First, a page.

The Maharana was a title which came to be known as the Hindupats or the head of Hindu nation. Ever since the precinct of Rajputana history, the Maharanas of Mewar symbolised their pride with the rulers who fought for their people and died for the respect of their clan. But India was changing. In 1970 when the title hood was abolishing, Maharana Bhagwat Singh was on the throne.
Maharana Bhagwat Singh was just another seventeen year old boy from the Shivrati branch of Mewar, the descendants of Maharaj Arjun Singh, the fourth son of Maharana Sangram Singh II; when Maharana Bhopal Singh adopted him as his heir. Ascending the throne, Maharana Bhagwat Singh witnessed the Indian history shifting.
After ascending the throne, the state of Rajasthan was formed. The rulers of Rajasthan enjoyed the privy purses till the Indian government decided to abolish the institution of royalty. The royal titles and grants were eliminated and Maharana Bhagwat Singh was now Mr. Bhagwat Singh Mewar. But this did not deter him from his duty of serving his people. His main focus was social welfare of his kingdom. He was a visionary who realised the potential of selling palaces and converting forts into business endeavours. The remuneration was given to charitable trusts used for community welfare and education of his people. He converted Jag Niwas into Lake Palace Hotel, a charitable trust and conserved Jag Mandir, Fateh Prakash and other estates on the shores of Lake Pichola to make sure his property was well kept.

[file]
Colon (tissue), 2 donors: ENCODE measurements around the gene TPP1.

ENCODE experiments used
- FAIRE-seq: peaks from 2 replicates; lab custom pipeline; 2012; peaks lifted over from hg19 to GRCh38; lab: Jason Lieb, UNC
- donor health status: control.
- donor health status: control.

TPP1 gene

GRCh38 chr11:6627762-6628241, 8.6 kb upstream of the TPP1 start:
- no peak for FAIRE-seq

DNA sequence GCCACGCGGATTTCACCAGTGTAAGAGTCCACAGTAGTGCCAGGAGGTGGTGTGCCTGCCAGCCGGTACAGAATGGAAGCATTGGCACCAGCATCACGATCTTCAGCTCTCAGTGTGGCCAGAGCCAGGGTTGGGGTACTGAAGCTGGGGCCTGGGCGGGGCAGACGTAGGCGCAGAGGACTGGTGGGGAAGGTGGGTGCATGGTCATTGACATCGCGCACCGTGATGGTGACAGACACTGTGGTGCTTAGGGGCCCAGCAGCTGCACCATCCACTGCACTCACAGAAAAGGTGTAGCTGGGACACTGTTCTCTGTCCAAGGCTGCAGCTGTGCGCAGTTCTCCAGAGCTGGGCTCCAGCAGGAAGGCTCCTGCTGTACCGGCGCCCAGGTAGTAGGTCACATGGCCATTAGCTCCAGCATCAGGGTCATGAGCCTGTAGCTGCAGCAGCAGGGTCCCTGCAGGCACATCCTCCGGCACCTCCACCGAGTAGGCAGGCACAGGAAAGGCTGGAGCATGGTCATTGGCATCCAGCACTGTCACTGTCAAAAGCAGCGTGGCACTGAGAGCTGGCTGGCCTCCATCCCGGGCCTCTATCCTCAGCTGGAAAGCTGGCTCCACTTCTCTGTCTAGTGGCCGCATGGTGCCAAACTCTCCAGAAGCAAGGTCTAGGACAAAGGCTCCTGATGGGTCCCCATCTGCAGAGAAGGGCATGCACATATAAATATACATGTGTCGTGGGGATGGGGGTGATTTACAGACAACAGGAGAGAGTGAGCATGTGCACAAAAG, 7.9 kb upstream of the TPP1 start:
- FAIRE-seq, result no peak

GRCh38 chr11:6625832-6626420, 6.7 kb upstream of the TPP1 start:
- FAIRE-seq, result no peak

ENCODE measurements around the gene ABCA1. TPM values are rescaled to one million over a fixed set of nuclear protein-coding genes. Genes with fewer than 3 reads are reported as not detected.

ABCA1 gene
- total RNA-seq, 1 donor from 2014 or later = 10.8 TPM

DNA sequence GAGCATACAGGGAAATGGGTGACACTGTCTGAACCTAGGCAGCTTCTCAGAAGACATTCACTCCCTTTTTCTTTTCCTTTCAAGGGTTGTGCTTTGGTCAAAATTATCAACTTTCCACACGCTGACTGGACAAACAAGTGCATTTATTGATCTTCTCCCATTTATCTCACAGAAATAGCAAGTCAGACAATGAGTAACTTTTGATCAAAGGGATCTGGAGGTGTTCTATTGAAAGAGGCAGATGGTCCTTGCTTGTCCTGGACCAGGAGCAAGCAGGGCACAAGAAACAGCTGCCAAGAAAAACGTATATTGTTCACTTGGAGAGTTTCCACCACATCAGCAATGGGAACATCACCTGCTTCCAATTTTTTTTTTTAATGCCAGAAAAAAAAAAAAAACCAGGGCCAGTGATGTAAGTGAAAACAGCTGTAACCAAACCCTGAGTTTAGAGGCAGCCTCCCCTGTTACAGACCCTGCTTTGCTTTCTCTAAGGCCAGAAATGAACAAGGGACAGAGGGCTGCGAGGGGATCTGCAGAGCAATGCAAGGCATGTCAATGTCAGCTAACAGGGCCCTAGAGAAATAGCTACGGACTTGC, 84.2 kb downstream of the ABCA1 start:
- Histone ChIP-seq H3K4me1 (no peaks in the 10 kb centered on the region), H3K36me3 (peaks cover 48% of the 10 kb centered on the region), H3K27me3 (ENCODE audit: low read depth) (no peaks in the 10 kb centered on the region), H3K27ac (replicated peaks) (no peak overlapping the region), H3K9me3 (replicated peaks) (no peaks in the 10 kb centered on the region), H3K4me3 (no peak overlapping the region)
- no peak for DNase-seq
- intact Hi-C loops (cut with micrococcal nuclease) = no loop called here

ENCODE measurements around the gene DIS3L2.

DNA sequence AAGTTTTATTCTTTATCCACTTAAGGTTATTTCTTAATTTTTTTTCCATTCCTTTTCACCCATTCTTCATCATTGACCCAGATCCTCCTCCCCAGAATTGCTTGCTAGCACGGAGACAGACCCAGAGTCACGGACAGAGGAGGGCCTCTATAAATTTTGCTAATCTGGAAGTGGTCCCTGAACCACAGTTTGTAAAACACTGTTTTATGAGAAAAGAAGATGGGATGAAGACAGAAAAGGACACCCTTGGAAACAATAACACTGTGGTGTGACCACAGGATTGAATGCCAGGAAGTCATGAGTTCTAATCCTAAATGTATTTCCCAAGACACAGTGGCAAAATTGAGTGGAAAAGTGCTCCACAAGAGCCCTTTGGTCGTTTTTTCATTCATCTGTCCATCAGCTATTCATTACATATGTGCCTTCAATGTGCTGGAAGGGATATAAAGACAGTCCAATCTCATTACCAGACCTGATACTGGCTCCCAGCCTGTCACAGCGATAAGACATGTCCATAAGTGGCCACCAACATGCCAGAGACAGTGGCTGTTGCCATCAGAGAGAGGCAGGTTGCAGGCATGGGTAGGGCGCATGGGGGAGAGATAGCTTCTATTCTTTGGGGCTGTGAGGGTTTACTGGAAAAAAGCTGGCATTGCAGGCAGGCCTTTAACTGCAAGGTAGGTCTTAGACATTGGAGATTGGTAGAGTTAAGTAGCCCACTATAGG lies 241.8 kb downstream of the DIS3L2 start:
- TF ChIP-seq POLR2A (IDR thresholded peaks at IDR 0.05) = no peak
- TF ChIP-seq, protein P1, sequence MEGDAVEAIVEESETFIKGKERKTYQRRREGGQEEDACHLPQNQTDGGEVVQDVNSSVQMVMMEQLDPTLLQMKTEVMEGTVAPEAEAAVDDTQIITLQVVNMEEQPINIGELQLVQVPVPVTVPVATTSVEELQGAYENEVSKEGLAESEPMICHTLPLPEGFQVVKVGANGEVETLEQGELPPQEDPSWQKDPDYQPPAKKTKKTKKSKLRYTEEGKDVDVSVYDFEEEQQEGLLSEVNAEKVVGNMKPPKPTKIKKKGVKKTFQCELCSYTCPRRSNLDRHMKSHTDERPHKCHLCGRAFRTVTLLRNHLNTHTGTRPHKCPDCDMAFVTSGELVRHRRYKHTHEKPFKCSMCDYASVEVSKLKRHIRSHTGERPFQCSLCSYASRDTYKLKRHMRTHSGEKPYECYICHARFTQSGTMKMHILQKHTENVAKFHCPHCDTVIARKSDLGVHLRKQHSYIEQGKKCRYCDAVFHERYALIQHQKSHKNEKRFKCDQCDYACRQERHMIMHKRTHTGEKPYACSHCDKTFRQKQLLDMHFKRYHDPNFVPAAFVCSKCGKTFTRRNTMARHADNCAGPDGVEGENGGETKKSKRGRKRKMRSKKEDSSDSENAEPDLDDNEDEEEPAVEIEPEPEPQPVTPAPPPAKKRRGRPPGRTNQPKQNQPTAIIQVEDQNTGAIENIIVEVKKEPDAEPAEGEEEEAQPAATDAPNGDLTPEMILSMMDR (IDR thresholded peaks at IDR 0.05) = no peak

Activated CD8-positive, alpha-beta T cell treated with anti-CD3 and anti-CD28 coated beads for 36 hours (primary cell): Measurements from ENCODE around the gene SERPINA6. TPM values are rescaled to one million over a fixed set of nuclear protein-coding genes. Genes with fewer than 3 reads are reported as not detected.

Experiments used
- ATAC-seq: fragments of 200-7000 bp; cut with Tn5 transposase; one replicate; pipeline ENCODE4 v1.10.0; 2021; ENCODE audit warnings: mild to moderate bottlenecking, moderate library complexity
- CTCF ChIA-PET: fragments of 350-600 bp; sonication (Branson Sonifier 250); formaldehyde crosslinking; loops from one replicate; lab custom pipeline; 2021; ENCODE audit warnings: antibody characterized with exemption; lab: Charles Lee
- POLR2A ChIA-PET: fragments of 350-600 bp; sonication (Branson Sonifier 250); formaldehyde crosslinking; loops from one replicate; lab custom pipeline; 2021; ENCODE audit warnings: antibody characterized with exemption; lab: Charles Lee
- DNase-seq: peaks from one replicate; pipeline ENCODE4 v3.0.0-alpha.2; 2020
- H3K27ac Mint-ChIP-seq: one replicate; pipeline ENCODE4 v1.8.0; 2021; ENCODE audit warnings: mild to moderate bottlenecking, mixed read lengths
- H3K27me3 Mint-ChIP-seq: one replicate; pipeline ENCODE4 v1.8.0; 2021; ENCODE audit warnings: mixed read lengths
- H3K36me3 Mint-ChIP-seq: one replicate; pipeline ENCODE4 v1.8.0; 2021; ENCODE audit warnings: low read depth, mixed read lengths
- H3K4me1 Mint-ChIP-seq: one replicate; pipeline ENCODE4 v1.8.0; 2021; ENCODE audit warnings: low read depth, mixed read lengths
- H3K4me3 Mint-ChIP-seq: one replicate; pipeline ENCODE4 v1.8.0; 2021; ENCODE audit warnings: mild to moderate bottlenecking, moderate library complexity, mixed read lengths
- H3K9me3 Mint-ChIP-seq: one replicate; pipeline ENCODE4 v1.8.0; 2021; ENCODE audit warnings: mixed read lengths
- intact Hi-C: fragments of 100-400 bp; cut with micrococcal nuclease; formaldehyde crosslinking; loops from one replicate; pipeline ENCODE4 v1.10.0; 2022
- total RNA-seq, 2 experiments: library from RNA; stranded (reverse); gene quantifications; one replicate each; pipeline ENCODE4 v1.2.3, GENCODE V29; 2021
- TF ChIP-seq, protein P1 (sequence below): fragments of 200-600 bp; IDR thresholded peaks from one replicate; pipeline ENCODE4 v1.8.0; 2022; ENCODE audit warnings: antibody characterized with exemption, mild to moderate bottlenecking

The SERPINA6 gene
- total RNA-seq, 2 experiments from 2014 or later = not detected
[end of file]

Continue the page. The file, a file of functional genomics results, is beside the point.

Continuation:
Maharana Bhagwat Singh steered his people through transforming India and like his ancestors devoted his measures for the interests of his community. Through the time when the finances of the royal family were depleting, he did not let this come in his way and made policies that support the people of Mewar till date. He thus ended up being the last Maharana, a ruler who like his ancestors fulfilled his duty to respect and protect the legacy of his forefathers.